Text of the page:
the expert in blast-resistant panic/strong rooms
A panic room (or strong room) must provide a place where people can retreat to safely in the event of an emergency or a threatening situation. Consequently, the structural aspects of the room are subject to stringent requirements. When building such a room, many contractors therefore choose to work together with aalbers|wico - the specialist in structural blast security. We supply and install all the necessary blast-resistant components. If you wish, they can also be offered in combination with intruder-, ballistic- and fire-resistant properties.
tested in practice
We not only calculate the resistance level of our panic rooms on paper - we test it in practice too, in our own test centre.
Here we check whether the components meet the required level of mechanical resistance (as described in the European standards) or the desired level of protection (as specified in the US GSA standard).
Our panic rooms are based on standards such as EN 13123, 13124 and 13541, the US GSA guidelines, and ISO 16933 and 16943, but we can also go one step further. If stipulated in the Schedule of Requirements, we can supply a panic room offering the actual level of resistance you need. The official standards form the starting point here, but the panic room undergoes further testing on the basis of additional criteria.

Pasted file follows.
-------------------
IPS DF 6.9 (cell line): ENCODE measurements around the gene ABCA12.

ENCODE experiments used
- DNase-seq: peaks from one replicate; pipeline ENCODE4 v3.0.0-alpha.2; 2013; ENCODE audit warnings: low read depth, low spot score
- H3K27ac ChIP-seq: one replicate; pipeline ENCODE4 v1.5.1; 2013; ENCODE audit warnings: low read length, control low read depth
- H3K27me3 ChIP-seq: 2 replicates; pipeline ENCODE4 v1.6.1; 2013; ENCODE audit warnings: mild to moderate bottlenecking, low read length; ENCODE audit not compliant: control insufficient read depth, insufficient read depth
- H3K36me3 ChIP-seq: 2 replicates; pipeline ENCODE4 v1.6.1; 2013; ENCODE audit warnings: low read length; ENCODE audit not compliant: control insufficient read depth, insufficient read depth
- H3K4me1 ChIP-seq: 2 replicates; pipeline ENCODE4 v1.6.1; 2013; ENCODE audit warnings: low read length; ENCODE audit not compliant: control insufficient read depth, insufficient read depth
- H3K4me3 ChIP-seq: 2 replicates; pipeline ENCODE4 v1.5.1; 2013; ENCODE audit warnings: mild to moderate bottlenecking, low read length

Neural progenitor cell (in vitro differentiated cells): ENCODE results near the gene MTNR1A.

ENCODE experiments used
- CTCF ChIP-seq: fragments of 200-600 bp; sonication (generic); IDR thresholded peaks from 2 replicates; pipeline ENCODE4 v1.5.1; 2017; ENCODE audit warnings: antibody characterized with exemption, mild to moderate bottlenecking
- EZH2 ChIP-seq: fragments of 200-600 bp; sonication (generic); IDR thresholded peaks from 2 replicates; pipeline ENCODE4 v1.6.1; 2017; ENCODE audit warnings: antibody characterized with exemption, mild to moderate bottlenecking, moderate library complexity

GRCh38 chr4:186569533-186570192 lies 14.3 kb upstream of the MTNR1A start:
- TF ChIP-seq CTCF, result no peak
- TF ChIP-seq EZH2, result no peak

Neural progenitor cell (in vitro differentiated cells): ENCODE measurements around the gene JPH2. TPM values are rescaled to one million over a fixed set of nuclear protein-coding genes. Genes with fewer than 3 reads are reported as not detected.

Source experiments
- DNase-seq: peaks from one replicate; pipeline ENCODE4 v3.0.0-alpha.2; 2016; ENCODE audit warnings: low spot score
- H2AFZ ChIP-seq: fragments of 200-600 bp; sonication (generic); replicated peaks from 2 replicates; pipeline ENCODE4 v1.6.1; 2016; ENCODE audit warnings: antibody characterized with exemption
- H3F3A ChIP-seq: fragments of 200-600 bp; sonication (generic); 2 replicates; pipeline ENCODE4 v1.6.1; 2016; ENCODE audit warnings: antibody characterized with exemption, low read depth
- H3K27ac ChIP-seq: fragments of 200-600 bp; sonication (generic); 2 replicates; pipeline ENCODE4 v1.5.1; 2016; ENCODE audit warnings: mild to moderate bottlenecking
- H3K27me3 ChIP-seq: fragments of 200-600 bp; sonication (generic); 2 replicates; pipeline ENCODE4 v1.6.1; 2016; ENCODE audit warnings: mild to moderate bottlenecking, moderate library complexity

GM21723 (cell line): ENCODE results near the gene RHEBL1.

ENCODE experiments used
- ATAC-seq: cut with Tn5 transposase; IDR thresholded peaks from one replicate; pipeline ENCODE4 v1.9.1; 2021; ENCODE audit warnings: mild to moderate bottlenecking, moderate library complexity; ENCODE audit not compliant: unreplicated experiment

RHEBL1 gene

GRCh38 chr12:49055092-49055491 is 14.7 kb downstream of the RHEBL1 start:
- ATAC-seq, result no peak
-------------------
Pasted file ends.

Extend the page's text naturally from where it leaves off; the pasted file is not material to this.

Find out more about standards for blast-resistant panic rooms in our knowledge centre.
In our test centre we can examine the resistance of a panic room under virtually all conditions using realistic tests. This is possible as we have the space to carry out open field tests and our facilities also include a shock tube.
Find out more about testing methods for blast-resistant panic rooms in our knowledge centre.
During field tests and shock tube tests, the resistance class of a blast-resistant panic room is defined on the basis of various factors: these include the weight of the explosive, the distance at which the explosion takes place, the peak pressure, impulse and duration of the pulse of the explosion and whether there is any splintering.
Find out more about resistance classes for blast-resistant panic rooms in our knowledge centre.